In Syria, Time for the United States to Act

Back at the end of May, when I last wrote about the mess in Syria, our options were bad and getting worse. Things have hardly improved since then. Even so, if Assad has used chemical weapons, then that fact should upend the American calculus. Whatever else might be the case, if the United States doesn’t respond to this breach in international norms, it will be a moral and strategic failure.

A field lies covered in poison gas during WWI.

A field lies covered in poison gas during WWI.

Why is this so important? To be blunt, tens of thousands have already died in Syria; in fact, hundreds of thousands die in other conflicts without drawing an international or American response. The moral argument for intervening to stop the killing of innocents is always strong, but the hard lesson of history is that it isn’t always easy or possible to do that. That has been the challenge of Syria for years now – is the use of chemical weapons really that different?

In a word: yes. The ban on the use of chemical weapons is among the most widely accepted principles of international law. Some, in an effort to avoid another American commitment in the region, have drawn attention to the inconsistency of the United States ignoring international protocol – in the form of the Security Council process – in order to uphold international protocol as it pertains to chemical weapons. But that’s silly. The rule against non-UN-endorsed military actions is observed, mostly, in the breach. The rule against the use of chemical weapons has been rock solid. Only a handful of times has a country violated this principle since it was adopted after the horrors of WWI.

If the international community hems and haws and does nothing, then the notion that using chemical weapons is illegitimate and unacceptable will be meaningless. So, by the way, will the notion that the United States is in a position to guarantee broad global norms. This isn’t the time to pretend that an ‘international’ response can mean anything other than an American initiative. As I’ve argued before, the time for building an international response capacity is between crises, not during them.

Of course, after the debacle stemming from WMD claims in Iraq, many Americans are understandably skeptical of administration claims now. But that skepticism is misplaced for two reasons. First, the context of these claims bares little resemblance to what happened in Iraq. Then, an administration clearly bent on war made assurances about intelligence that was available to no one else, and those claims bolstered their preferred policy outcome. Here, the administration is making claims that are supported by numerous independent sources, and those claims push a policy outcome that has been obviously resisted by the White House. In other words, claiming a regime possess WMDs when you want to attack them is qualitatively different than claiming a regime has used WMDs when you would clearly prefer not to get involved.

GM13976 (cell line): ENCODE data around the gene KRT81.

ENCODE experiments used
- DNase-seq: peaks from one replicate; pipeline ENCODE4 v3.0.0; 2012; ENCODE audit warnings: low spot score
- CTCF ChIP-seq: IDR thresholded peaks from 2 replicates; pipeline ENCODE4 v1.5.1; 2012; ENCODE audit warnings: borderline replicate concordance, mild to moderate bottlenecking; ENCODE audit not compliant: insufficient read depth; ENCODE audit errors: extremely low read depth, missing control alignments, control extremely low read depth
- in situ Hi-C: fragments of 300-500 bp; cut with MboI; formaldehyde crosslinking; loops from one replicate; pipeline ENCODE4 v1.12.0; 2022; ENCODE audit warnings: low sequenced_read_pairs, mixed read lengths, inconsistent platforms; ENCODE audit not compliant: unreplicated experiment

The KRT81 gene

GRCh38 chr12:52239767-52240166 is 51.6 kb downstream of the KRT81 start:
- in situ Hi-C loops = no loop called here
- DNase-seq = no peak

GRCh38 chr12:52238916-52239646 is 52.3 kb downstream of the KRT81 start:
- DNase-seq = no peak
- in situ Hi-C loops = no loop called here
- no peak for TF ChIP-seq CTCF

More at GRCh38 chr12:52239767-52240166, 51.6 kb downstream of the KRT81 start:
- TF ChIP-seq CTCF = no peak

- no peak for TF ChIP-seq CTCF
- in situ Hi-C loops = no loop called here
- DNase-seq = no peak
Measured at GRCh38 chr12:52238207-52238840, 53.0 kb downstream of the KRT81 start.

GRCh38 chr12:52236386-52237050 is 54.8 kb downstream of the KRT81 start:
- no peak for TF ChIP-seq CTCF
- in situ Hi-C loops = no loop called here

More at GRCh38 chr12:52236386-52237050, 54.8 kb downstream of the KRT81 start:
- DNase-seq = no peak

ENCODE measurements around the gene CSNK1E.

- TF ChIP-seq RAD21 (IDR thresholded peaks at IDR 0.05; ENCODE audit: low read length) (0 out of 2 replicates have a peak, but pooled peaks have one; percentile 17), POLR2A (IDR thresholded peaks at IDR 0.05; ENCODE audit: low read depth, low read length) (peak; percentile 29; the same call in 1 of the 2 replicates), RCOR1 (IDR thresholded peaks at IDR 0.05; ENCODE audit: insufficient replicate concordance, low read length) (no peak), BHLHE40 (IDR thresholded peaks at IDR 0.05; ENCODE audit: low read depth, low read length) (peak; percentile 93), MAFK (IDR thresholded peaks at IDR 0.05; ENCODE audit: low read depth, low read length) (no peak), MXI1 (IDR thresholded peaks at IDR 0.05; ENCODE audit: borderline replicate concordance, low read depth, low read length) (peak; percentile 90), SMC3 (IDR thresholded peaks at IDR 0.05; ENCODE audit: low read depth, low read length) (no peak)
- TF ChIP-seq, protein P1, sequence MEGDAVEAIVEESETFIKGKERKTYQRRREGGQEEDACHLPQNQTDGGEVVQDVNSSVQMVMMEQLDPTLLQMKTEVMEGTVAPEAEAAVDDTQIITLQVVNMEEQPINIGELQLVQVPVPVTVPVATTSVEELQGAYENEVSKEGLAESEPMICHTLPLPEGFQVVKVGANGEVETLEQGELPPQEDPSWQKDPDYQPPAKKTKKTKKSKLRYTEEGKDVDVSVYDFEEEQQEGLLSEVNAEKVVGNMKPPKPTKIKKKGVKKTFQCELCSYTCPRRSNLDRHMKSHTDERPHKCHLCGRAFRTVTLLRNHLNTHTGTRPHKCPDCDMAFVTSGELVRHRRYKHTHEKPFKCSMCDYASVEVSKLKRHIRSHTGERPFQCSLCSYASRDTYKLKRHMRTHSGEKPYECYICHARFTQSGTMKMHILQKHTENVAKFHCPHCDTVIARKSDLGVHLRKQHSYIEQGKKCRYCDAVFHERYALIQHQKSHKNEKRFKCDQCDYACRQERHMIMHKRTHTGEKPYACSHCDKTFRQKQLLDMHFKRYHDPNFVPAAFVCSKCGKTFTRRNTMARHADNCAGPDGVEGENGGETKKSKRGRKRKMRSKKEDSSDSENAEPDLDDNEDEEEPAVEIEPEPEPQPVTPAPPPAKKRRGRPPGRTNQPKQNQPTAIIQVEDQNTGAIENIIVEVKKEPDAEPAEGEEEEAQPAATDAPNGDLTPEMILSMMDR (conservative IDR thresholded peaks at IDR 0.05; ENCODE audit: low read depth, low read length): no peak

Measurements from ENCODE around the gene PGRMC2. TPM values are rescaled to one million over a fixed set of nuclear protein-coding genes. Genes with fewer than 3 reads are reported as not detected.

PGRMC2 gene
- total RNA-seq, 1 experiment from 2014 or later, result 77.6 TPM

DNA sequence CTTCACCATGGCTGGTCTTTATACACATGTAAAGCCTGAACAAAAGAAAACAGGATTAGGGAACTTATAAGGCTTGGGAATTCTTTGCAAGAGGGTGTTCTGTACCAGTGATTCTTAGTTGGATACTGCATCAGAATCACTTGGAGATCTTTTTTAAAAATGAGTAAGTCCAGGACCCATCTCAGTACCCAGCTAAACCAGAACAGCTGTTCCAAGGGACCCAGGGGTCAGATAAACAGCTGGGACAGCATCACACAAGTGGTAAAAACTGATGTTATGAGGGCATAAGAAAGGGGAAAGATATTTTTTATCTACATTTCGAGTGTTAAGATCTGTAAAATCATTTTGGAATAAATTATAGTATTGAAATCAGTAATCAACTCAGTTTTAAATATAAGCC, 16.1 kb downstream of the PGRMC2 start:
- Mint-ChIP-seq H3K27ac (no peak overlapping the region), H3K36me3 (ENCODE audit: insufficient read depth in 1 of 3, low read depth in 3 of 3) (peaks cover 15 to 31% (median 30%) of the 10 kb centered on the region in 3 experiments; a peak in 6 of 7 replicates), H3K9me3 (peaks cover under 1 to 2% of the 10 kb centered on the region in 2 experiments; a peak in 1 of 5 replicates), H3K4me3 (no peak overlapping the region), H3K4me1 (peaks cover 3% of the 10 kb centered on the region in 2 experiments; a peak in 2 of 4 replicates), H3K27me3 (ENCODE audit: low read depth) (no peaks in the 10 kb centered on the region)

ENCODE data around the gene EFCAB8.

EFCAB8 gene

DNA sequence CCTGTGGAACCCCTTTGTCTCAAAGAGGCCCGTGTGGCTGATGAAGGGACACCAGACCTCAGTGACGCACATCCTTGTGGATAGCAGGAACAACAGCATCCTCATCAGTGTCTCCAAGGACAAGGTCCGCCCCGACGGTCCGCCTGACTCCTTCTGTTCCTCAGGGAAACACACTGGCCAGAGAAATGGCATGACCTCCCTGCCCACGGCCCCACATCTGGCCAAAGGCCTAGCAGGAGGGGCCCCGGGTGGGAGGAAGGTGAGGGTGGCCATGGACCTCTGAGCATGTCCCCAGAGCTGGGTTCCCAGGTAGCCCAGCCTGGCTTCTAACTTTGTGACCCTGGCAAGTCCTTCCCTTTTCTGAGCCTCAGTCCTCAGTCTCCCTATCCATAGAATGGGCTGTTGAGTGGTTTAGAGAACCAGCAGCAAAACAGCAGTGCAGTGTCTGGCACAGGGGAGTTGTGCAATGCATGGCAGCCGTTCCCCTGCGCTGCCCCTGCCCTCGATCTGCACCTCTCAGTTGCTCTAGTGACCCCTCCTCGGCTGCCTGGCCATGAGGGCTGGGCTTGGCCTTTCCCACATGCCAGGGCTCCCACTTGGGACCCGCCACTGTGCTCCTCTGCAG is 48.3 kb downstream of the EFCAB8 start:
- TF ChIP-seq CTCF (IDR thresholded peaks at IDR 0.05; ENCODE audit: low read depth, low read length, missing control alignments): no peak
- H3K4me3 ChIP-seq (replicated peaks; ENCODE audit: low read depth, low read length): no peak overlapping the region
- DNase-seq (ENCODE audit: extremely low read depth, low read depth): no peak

Others have pointed out that the United States still lacks a clear sense of what the objectives of a military action might be. In other words, we don’t have a strategic vision for the situation in Syria. Broadly speaking, I think that critique is accurate and that it represents a colossal failure on behalf of the Obama administration.

But the lack of strategy as it pertains to Syria shouldn’t obscure what are otherwise clear American interests and objectives, including the maintenance of international norms and the credibility of the United States as the final guarantor of Western liberalism.

For those reasons, even though I think Obama has failed to articulate an American strategy for the Middle East (frankly, because I think he lacks one), his framing of military action as a punitive measure is correct. I don’t know whether Assad will be deterred from using chemical weapons again if we strike. But I do know that the next regime to consider using chemical weapons against its own people will not be deterred if we do nothing.

I also can’t guarantee that a military attack won’t escalate into a larger conflict. If the US attacks Syria, the Assad regime might retaliate against Israel or against other American interests in the region. The unintended consequences could be a larger conflict or even a third American invasion of a Middle Eastern country. That would be a disaster.

However, escalation is always a risk in military action. If the United States now faces a scenario where Syria’s commitment to escalate outstrips our own willingness to do so, or our ability to avoid escalation, then the window has closed on an American age. And it would have done so on President Obama’s watch.

Follow Pedro on Twitter @IamPedroA.

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